We revisit our estimates for the IMS fertiliser universe following revised macroeconomic and sector assumptions. Our major assumptions now include (i) c31%-62% increase in gas prices adjusted against a proposed cut in Gas Infrastructure Development Cess (GIDC) rates, (ii) lower market share of our fertiliser cluster, and (iii) higher risk-free rate. After the recent fall in stock prices, the sector now offers a dividend yield of 12.8% (ex-FFBL).
The pending decision on GIDC settlement remains the key checkpoint for the sector, in our view. As per the last round of negotiations, the potential reduction in prospective GIDC (by 50%) has led producers to maintain Urea prices. We believe that any retrospective GIDC settlement would likely happen against payables outstanding from CY 16. However, we have not incorporated it as yet.
For CY 19f, we expect urea offtake to remain stable at 5.8mn tons. With LNG-based production (AGL and FatimaFert) expected to continue until Oct’19, urea availability is likely to reach 6.3mn tons, taking closing urea inventory to c500,000 tons which is unlikely to disrupt the demand-supply equilibrium.
Market share dilution offset by improved pricing
With LNG-based producers currently operational, the urea offtake of our fertiliser universe is likely to decline by 5% yoy in CY 19f. However, improved pricing is expected to offset the decline in volumes. Urea prices have increased by PKR300/bag to PKR1,840/bag in the last year following (i) removal of subsidy & pricing cap, (ii) lower inventory levels, and (iii) significant PKR depreciation (opening the gap between imported and local urea). Incorporating the adjustment of recent gas price hikes (62%/31% hike in feed/fuel) against an assumed 50% prospective GIDC cut and improved retention prices, we expect earnings for our universe (ex-FFBL) to grow by 1.3%/5.1% in CY 19/CY 20f. The sector now offers a dividend yield of 12.8% in CY 19f.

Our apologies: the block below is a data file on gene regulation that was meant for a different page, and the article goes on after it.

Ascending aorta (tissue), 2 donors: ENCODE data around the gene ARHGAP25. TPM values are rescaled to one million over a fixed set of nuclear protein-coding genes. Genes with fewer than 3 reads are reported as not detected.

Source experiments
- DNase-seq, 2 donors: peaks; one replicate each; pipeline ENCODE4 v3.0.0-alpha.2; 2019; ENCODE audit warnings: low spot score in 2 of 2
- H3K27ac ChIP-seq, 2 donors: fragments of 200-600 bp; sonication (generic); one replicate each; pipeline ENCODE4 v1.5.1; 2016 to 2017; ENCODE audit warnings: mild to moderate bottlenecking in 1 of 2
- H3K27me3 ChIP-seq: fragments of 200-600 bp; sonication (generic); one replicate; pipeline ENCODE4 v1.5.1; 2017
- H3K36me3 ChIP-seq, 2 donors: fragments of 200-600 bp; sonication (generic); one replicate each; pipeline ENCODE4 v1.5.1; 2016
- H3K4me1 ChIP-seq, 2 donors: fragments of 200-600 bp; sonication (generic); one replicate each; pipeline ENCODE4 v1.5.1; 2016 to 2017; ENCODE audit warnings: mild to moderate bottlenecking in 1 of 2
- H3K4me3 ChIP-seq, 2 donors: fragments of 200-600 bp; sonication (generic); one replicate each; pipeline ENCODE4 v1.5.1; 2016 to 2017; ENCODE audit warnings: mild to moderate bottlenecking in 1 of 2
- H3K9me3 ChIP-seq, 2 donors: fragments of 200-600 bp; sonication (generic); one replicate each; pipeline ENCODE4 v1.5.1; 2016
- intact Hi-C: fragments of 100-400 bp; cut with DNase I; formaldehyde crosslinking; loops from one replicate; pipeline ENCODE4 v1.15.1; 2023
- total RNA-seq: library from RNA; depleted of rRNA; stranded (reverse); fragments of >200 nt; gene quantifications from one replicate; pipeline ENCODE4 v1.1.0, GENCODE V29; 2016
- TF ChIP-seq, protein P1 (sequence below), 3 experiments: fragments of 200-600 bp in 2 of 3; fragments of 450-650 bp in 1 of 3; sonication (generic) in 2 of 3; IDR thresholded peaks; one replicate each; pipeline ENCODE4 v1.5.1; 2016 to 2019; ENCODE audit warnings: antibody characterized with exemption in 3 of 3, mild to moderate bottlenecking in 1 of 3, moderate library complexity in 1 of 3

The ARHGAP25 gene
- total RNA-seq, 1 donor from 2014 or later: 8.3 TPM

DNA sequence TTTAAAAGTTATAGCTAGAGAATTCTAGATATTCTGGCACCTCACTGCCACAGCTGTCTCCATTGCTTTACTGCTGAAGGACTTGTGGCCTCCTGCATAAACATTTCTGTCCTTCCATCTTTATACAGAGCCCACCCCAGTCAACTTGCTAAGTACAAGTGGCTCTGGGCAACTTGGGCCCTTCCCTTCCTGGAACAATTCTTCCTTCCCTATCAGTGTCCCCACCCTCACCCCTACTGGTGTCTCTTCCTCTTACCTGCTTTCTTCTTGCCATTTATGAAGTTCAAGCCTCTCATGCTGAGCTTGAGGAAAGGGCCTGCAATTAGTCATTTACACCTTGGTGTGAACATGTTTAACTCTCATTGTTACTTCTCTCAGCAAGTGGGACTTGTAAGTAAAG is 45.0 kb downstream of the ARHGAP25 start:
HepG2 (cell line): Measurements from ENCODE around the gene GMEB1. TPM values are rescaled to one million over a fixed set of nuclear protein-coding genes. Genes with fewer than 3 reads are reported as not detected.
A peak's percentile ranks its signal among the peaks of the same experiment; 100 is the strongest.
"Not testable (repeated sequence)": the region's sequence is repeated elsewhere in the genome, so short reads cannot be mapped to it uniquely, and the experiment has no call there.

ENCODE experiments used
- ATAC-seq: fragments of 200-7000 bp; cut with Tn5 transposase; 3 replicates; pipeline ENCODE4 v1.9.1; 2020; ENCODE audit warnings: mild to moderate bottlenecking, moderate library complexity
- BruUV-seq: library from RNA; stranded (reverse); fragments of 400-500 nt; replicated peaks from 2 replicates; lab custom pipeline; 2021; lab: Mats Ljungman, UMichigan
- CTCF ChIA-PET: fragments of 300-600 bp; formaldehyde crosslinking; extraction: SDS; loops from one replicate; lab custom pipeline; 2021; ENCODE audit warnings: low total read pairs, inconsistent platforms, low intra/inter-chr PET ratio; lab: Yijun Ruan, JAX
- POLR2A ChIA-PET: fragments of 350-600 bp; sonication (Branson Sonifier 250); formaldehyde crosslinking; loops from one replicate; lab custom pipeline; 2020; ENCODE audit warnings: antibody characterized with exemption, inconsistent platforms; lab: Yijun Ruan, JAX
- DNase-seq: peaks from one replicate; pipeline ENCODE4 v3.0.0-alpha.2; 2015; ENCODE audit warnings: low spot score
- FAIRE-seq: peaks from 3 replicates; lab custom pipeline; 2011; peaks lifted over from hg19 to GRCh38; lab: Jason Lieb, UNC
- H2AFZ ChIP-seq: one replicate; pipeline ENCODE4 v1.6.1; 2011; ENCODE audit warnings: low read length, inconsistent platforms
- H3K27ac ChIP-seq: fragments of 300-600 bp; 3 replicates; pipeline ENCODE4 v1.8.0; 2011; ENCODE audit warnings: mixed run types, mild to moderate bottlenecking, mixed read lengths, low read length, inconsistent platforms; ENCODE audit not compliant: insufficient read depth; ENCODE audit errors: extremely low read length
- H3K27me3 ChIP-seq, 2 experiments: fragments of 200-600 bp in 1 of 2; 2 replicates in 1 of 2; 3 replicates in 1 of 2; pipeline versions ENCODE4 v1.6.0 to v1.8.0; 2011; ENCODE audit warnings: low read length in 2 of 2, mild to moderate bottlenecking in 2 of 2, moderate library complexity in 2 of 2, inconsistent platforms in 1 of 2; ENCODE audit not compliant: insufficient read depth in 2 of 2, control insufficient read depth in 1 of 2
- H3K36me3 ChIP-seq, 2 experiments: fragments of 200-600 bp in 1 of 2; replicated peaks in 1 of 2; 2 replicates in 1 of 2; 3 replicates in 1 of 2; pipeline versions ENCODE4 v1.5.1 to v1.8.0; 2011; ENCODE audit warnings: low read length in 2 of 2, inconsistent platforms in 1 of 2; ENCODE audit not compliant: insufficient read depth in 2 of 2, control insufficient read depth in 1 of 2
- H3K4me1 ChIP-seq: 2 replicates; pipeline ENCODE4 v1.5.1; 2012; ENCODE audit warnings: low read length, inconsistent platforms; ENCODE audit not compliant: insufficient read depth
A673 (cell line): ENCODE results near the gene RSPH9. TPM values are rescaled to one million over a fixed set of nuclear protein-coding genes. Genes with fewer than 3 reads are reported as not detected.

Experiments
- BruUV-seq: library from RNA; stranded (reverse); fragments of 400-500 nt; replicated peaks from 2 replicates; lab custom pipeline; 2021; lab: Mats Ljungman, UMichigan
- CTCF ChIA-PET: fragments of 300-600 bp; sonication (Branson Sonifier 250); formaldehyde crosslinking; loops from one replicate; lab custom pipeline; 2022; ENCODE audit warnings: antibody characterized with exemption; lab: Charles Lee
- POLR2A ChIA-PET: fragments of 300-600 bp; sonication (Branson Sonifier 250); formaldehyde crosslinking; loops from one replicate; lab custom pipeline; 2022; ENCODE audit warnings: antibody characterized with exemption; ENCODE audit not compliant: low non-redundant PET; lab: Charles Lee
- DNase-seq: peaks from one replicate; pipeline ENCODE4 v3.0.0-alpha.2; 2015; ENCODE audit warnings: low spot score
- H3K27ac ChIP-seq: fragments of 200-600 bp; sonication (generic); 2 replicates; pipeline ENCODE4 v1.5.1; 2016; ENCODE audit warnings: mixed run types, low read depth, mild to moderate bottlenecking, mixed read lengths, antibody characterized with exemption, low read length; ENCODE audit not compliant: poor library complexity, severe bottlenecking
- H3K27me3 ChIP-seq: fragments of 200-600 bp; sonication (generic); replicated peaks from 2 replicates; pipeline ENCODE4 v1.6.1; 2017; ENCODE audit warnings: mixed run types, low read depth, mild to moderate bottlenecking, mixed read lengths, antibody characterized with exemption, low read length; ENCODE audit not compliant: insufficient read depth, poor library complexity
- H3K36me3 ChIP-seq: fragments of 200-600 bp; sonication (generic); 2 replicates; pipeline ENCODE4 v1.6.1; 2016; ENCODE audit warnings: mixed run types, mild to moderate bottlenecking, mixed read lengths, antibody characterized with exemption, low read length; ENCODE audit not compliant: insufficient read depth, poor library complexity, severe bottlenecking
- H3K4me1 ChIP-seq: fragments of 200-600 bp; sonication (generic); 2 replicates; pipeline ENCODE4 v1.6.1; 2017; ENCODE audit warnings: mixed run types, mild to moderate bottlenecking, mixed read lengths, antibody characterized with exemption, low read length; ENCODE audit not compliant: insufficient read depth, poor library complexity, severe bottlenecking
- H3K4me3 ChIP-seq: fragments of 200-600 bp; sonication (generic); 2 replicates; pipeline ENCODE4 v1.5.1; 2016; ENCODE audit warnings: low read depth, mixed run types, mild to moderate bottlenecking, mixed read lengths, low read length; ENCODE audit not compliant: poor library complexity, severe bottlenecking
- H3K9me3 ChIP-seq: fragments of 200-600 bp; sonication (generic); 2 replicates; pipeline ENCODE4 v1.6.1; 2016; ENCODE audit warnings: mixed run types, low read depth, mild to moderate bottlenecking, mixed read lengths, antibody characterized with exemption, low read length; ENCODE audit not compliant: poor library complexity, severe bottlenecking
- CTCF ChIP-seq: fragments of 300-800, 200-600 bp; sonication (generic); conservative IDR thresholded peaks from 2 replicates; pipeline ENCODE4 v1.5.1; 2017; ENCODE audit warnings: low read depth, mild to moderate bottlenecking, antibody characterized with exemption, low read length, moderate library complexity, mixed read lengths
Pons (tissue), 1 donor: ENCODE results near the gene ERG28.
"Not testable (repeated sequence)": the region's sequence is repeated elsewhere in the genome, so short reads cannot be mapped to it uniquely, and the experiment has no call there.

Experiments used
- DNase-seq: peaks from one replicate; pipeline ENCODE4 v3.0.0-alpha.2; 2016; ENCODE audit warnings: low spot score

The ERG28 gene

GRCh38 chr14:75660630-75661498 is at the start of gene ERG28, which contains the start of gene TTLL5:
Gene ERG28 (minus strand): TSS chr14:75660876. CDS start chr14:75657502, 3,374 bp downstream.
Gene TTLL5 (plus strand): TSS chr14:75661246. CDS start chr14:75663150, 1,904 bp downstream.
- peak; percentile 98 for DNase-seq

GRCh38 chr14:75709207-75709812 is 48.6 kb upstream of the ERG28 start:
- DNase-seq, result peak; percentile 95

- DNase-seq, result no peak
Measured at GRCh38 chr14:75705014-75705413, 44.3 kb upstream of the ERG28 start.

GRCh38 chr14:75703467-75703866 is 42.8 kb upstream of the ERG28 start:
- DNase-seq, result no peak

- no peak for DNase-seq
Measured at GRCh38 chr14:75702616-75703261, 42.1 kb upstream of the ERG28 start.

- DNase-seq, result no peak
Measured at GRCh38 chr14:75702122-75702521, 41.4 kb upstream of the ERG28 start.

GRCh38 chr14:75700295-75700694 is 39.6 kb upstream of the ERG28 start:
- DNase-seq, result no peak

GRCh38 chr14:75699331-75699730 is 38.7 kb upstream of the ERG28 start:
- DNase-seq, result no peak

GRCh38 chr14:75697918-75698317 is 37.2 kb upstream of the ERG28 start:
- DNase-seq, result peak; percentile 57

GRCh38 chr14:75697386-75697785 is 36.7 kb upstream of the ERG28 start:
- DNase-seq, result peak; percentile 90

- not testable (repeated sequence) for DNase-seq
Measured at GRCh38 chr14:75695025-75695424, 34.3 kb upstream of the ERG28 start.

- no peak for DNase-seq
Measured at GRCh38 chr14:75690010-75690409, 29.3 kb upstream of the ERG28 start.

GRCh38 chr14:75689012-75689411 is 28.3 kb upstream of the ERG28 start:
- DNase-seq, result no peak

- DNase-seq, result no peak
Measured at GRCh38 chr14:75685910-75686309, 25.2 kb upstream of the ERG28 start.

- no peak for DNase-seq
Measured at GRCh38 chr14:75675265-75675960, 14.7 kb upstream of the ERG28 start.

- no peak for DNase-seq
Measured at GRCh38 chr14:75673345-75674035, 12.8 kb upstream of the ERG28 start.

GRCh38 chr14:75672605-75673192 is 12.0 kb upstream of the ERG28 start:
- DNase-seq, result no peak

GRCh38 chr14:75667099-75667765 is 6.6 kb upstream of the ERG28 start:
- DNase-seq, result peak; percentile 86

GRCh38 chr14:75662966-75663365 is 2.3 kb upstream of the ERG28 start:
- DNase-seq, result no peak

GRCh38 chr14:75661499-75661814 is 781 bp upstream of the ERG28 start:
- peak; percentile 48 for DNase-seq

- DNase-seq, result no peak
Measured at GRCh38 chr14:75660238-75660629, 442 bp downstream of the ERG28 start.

GIDC settlement and maintaining urea prices
The pending decision on GIDC settlement remains a key checkpoint for the sector, in our view. Following negotiations between urea producers and the government, the net adjustment of reduction in prospective GIDC against gas tariff hikes has enabled producers to uphold urea prices at present levels (at PKR1,840/bag). Specifically, the government has reportedly offered a 50% cut in prospective GIDC rates against the recent gas tariff hikes (62/31% increase in feed/fuel). On a recurring basis, this will be negative for concessionary-gas based producers, namely EFERT and FATIMA; their earnings will be lower by PKR0.50/sh and PK0.15/sh, respectively. It will be marginally positive for FFC, however. In our estimates, we have reduced GIDC rates by 50% going forward and adjusted this against the gas price hikes.
The settlement of retrospective GIDC remains uncertain. In our view, retrospective GIDC (50% only) will likely be settled against outstanding payables from CY 16. This would partially be offset by subsidy and GST refunds, resulting in net payables by the producers amounting to cPKR10bn. To recap, the outstanding GIDC amount from the sector stands at PKR90bn (as of June'19), with accruals of FFC peaking at PKR51bn. The subsidy and GST refund of the sector cumulatively stands at cPKR35bn, respectively. We believe a settlement of 50% of outstanding amount in the above manner may lead to one-off gains for FFC/EFERT/FATIMA by PKR12.9/3.7/0.6 per share. However, producers are demanding settlement of the entire accrued amount since CY 12. If this happens, this will lead to hefty receivables (PKR40bn) from the government; hence we do not consider this as a probable scenario. Such a cash-flow settlement will lead to material changes in the working capitals of our covered companies (impact on payouts, valuations etc.) In case the GIDC settlement is not reached soon, fertiliser manufacturers are likely to raise urea prices to offset the impact of higher gas prices. We await a final decision on the retrospective GIDC settlement to incorporate it in our estimates.